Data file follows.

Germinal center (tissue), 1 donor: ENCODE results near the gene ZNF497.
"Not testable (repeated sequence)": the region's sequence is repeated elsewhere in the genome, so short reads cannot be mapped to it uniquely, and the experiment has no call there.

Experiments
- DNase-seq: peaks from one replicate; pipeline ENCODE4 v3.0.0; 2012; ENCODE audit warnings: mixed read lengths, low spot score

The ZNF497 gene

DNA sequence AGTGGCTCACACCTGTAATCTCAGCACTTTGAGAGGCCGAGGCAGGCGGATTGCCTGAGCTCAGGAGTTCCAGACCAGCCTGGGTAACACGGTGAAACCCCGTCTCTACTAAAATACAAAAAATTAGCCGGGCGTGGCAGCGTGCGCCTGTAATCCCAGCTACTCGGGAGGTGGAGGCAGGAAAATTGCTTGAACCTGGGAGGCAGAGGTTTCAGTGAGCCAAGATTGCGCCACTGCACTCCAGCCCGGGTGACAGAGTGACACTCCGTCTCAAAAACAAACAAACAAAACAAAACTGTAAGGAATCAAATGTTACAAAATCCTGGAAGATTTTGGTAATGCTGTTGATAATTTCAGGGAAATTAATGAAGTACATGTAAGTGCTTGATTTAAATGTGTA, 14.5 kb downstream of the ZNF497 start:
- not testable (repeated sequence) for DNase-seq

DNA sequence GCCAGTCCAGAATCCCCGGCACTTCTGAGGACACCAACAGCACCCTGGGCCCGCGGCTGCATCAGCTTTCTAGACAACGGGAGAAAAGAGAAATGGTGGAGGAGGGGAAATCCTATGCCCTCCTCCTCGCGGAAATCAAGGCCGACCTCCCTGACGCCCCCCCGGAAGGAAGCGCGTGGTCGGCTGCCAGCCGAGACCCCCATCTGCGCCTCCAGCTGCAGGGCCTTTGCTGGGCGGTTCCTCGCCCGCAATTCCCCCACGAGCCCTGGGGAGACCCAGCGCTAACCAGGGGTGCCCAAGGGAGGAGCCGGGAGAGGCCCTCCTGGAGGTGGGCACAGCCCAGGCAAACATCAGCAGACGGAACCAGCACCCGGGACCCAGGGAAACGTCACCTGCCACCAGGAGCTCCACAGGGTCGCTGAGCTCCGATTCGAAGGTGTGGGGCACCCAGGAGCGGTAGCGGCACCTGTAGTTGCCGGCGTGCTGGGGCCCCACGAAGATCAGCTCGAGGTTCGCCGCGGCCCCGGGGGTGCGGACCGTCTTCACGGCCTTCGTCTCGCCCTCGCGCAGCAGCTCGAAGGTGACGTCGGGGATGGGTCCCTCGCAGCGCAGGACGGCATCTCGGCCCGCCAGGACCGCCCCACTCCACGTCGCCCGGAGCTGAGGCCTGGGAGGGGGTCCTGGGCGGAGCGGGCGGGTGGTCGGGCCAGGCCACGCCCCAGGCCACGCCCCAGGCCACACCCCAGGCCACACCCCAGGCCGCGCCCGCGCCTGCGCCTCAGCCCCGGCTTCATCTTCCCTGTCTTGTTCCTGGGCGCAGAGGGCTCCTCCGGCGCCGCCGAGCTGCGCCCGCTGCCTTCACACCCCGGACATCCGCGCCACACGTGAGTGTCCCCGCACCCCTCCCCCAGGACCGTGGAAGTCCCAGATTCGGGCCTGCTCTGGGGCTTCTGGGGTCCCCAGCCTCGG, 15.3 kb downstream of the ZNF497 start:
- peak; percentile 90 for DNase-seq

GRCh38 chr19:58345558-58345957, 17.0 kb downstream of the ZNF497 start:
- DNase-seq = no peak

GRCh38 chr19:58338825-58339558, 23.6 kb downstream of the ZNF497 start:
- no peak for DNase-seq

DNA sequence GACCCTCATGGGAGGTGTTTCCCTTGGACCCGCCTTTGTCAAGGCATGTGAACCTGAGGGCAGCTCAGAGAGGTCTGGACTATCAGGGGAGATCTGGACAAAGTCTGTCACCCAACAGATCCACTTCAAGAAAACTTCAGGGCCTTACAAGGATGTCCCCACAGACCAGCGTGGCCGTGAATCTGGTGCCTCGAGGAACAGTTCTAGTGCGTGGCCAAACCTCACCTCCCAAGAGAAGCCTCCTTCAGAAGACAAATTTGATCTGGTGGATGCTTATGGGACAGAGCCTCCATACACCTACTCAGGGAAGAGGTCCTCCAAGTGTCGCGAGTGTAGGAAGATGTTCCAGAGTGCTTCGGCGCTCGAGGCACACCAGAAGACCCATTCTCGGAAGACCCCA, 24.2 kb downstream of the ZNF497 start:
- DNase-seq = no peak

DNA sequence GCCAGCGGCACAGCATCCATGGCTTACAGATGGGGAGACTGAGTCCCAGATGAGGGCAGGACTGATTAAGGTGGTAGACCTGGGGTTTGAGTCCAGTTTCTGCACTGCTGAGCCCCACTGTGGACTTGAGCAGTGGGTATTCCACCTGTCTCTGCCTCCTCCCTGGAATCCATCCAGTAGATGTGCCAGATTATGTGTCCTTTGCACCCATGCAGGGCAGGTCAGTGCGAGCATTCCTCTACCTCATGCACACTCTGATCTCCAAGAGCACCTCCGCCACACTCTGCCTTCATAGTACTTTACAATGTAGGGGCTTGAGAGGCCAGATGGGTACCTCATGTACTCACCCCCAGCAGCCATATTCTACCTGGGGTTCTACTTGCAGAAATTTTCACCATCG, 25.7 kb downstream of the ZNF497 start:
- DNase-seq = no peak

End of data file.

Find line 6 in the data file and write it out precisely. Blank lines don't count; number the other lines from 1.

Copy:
DNA sequence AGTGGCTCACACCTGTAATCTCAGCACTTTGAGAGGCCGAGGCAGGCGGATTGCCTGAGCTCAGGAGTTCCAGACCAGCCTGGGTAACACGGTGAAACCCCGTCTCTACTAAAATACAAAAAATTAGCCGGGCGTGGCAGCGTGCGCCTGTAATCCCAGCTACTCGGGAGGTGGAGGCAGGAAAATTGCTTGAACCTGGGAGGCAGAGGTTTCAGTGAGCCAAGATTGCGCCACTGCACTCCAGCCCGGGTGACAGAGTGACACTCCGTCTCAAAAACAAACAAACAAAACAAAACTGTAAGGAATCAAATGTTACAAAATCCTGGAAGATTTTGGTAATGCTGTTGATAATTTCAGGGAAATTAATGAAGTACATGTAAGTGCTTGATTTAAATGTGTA, 14.5 kb downstream of the ZNF497 start: